Will Fisher to his brother
Camp of 123rd NY Vols. Inf., Atlanta, Georgia
October 4, 1864

Dear Brother,

I think I will write you a few lines taking it for granted that a letter will find you in Princeton. Mother told me in her last letter that you said you had written to me by a young Corbit of Putnam. Said Corbit has not arrived at the 123rd yet, but as I now know our whereabouts I will write. I would have written before but I did not know where you were so as to direct a letter once since you left P., & besides you were indebted to me for a letter & why don’t you write oftener? I don’t care how busy you are it will not justify such a long persistent silence. I know there can be nothing, only neglect & carelessness.
When this will reach you is more than I can tell for we are in a rather strange fix at present. Hood has taken advantage of an armistice & treacherously transferred the whole, or a large part of his army to our rear, consequently we are blockaded for the present. When Hood was first discovered he was pushing up through the country by Rome, Ga. striving to get to the Kenesaw Mountains first and there he could cut our communications & force Sherman to evacuate Atlanta. But in this he was foiled for Sherman soon had the whole of his army in pursuit except the 20th Corps which Corps now hold Atlanta alone & it is my opinion that Sherman will make Hood wish for anything like an armistice. But this is the kind of a foe we are to deal with. Only ten days was granted & this to remove the citizens from Atlanta & during these ten days Hood has been moving his army & if he don’t repent it I shall very much miss my guess.
There has no trains run through from Nashville since a week ago last Sabbath. This gives rise to some apprehension for our crackers but as yet we have not suffered any, nor I don’t think we will. Gen. Sherman has not been idle all this while. He has got lots of rations through & now they will come in play. We are busy engaged now barricading the streets & fortifying. I don’t think old Hood will ever come near enough to invest us much, but we think it well enough to be ready for them.
No trains running leaves us without any mail, have not had a letter in six weeks with one or two exceptions from mother.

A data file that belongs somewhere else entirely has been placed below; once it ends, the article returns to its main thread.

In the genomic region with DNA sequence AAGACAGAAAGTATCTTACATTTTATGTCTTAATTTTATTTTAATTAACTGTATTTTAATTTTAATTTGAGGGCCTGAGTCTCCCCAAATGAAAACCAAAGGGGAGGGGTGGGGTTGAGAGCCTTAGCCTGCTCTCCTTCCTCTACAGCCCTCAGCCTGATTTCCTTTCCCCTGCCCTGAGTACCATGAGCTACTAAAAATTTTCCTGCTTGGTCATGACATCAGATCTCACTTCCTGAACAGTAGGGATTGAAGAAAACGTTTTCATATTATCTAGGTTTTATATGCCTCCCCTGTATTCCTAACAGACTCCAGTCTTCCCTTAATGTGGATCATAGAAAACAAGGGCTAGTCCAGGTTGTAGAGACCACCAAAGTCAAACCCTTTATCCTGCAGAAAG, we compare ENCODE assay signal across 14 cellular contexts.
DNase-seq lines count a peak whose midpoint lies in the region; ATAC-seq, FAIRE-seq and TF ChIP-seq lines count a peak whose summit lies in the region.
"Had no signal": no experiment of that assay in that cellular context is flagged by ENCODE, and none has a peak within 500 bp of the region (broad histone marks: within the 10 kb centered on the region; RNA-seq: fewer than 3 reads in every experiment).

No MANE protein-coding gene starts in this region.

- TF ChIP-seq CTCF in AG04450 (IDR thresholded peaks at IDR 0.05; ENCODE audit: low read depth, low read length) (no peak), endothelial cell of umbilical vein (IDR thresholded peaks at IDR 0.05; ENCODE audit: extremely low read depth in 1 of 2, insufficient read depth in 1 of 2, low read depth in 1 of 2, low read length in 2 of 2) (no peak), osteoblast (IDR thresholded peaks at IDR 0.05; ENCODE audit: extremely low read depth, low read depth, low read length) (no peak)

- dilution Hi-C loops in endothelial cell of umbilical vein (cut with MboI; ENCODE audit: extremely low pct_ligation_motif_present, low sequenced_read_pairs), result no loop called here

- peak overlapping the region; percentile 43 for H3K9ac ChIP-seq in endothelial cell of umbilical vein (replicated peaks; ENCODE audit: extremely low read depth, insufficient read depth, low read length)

Maj. Gen. Slocum, our old commander has again got command of us since Hooker left. He is the same old sixpence as formerly.
Atlanta is a right smart town for the sunny South, a place that contained nearly 40,000 inhabitants at the time of its investment, but before the war did not probably contain more than 8 or 10,000. There were some very heavy works such as foundries, laboratories, rolling mills and in fact most all kinds of work used by the government was carried on here. I tell you it was a severe blow to them, more so than any they have received before during this war by all odds.
The Rebs have not advanced up any farther than Jonesboro since the last dressing they got at the hands of old Sherman. That place is about 21 miles south of here. Our lines were at Rough & Ready, a station on the Macon RR thus leaving some 11 or 12 miles between our outposts & theirs, so we have had it very quiet indeed. The enemy have not shown themselves about here since Sherman has withdrawn the army to pursue Hood. They are liable to at any time however.
Poor Hutton, he soon followed his friend Jim LeRoy. Did you know Hutton? Laura did, I think. He was killed on the 20th of July. That was the hardest fight of the summer, but it was a glorious victory.
How are you on the election question? I know you are sound for old Abe, yet I shall disown any friend or relation who will be so disloyal as to vote for Geo. B. Mc. or any other man than the one that is in now. Any man of sense knows that it would delay the result of the war eight or ten months at least to put in another man at this time. If the people are tired of fraud & speculation, how do they expect to satisfy the demand of a new & hungry swarm of officials. But I don’t believe there is any more corruption in the present administration than it is possible to prevent. The only thing out of the way with the administration that I can see is that it does not put that vile, low, miserable traitor Vallandingham where the crows could not pick his carcass & be ten times more arbitrary in its arrests.
Give my love to Laura & Willie Boy. I should like to see him first rate. Now, John, I have only 11 months more to stay if I live & I wish you would write at least one or two letters in that time. When the time gets to dragging, you don’t know how much I do like to get a letter. Write soon & always direct to the same as before putting on the 20th Corps & it will come alright.

I am your brother,
Will F.